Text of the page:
Rotokas is a language (part of the East Papuan language phylum) spoken by some 4000 people in Bougainville, an island to the east of New Guinea, part of Papua New Guinea. There are at least three dialects of the language: Central Rotokas ("Rotokas Proper"), Aita Rotokas, and Pipipaia. Central Rotokas is most notable for its extremely small phonemic inventory and for having perhaps the smallest modern alphabet.
The three voiced members of the Central Rotokas dialect consonant phoneme inventory each have wide allophonic variation. Therefore, it is difficult to find a choice of IPA symbols to represent them which is not misleading. The total consonant inventory embraces the following places of articulation: bilabial, alveolar, and velar, each with a voiced and an unvoiced phoneme. The voiceless consonants are straightforward as plosive [p, t, k]; there is an alveolar allophone [ts]~[s], but this only occurs before [i]. The voiced consonants are the allophonic sets , , and .
It is unusual for languages to lack nasal phonemes. Firchow & Firchow (1969) have this to say on the lack of nasal phonemes in the Central Rotokas dialect (which they call Rotokas Proper):
In Rotokas Proper [...] nasals are rarely heard except when a native speaker is trying to imitate a foreigner’s attempt to speak Rotokas. In this case the nasals are used in the mimicry whether they were pronounced by the foreign speaker or not.
Robinson (2006) shows that in the Aita dialect of Rotokas there is a three-way distinction required between voiced, voiceless, and nasal consonants. Hence, this dialect has nine consonant phonemes versus six for Rotokas Proper. The voiced and nasal consonsants in Aita are collapsed in Central Rotokas, i.e. it is possible to predict the Central Rotokas form from the Aita Rotokas form, but it is not possible to predict the Aita form from the Central form. This shows that the phoneme inventory of the ancestor language of Aita and Central Rotokas was more like Aita, and that the small phoneme inventory in "Rotokas Proper" is a more recent innovation.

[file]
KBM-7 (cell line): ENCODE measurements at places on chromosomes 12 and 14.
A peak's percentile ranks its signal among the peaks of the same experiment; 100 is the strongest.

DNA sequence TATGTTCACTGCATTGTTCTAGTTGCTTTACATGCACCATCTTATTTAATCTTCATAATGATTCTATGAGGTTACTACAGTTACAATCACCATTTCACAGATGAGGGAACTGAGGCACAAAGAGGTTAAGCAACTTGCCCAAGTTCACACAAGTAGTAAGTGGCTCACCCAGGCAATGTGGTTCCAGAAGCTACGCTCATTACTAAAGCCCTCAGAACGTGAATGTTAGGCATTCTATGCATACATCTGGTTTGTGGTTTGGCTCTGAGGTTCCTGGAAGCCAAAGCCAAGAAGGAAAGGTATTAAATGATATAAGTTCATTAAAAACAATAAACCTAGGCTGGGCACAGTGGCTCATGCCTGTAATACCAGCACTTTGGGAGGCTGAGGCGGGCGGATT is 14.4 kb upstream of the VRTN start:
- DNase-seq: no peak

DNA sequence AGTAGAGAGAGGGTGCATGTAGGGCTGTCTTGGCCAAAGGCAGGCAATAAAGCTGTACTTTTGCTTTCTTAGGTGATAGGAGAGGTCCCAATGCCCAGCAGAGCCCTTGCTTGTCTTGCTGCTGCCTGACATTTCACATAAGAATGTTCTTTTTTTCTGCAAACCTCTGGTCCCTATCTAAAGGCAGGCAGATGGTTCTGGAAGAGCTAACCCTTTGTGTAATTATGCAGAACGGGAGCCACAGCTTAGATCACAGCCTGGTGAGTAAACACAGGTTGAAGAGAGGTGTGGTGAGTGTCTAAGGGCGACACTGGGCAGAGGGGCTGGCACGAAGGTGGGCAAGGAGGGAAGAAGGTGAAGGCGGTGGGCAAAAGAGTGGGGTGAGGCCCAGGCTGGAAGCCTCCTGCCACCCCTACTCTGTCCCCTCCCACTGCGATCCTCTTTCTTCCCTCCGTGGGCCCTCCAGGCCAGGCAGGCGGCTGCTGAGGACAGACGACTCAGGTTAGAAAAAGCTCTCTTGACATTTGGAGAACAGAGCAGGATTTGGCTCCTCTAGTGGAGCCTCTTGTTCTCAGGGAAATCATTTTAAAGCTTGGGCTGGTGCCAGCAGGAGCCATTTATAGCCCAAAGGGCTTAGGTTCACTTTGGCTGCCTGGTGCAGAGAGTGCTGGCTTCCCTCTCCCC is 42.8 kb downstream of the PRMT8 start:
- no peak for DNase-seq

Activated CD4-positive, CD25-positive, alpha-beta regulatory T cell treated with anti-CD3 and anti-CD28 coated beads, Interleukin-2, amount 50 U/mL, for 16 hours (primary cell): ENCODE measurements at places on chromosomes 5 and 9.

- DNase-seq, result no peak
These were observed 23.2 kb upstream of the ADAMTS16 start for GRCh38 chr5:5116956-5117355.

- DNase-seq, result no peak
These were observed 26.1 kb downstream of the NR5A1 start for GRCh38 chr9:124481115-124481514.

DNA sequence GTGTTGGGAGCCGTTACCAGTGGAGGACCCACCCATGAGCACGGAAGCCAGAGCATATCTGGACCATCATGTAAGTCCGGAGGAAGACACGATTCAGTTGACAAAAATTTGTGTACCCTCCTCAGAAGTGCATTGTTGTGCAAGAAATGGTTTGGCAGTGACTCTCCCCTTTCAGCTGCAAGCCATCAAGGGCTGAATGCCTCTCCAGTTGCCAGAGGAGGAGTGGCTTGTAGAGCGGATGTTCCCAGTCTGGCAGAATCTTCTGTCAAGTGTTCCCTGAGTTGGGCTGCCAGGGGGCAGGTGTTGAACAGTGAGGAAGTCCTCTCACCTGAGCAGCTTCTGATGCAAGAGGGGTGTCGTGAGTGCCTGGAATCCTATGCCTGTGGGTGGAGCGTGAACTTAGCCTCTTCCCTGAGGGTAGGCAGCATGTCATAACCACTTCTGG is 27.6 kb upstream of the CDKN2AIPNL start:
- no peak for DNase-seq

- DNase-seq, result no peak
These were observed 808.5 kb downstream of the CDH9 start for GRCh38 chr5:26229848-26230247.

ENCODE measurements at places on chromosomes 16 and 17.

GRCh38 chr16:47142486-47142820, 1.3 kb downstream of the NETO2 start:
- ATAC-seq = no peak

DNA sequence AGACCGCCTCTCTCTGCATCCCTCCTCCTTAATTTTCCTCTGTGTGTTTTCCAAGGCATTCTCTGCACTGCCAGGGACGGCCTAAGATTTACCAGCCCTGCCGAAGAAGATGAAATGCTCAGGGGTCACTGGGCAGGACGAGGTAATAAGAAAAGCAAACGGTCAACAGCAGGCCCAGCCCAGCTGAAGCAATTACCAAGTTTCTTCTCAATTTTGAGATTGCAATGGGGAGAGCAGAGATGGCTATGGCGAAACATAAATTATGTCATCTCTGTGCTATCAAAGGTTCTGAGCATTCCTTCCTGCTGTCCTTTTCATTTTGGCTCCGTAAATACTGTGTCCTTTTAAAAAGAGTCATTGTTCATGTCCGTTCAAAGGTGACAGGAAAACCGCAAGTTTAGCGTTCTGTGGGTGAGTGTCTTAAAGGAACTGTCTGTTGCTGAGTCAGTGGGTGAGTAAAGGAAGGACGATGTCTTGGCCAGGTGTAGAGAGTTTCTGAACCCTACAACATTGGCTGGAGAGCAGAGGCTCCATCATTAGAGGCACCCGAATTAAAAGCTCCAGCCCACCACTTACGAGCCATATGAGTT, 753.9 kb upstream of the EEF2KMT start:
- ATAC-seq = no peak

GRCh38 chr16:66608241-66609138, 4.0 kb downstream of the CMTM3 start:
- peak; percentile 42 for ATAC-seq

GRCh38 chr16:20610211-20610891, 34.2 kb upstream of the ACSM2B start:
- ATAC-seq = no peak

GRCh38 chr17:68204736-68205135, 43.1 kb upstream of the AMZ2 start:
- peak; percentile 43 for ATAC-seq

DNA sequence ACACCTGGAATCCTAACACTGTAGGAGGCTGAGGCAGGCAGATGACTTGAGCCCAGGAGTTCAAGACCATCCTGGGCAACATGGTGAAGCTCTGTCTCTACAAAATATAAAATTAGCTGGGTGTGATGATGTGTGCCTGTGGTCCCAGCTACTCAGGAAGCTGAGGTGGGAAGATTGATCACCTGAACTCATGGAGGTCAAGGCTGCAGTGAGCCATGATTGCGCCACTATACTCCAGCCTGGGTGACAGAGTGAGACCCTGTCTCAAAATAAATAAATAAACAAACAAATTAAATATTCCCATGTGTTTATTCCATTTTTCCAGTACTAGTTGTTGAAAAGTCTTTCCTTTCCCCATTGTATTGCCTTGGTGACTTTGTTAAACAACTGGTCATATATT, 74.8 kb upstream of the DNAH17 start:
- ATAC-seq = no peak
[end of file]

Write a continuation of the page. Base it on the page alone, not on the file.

There does not seem to be any reason for positing phonological manners of articulation (that is, fricative, approximant, tap, stop, lateral) in Central Rotokas. Rather, a simple binary distinction of voice is sufficient.
When an [l] and [r] are given as variants, without their being determined by their environment, it's likely that they are actually either a lateral flap, [ɺ], or else a flap that is phonologically unspecified as to centrality (that is, neither specifically [ɾ] nor [ɺ], as in Japanese), and that the linguist has mistranscribed the sound.
Since a phonemic analysis is primarily concerned with distinctions, not with phonetic details, the symbols for voiced stops could be used: plosive [b, d, g] for Central Rotokas, and nasal [m, n, ŋ] for Aita dialect. (In the proposed orthography for Central Rotokas, these are written v, r, g. However, b, d, g would work equally well.) In the chart below, the most frequent allophones are used to represent the phonemes, without a decision being made on the laterality of the flap.
Vowels may be long (written doubled) or short. It is uncertain whether these represent ten phonemes or five; that is, whether 'long' vowels are distinct speech sounds or mere sequences of two vowels that happen to be the same. Other vowel sequences are extremely common, as in the word upiapiepaiveira.
Typologically, Rotokas is a fairly typical verb-final language, with adjectives and demonstrative pronouns preceding the nouns they modify, and postpositions following. Although adverbs are fairly free in their ordering, they tend to precede the verb, as in the following example:
|"The old woman's eyes are shut."|
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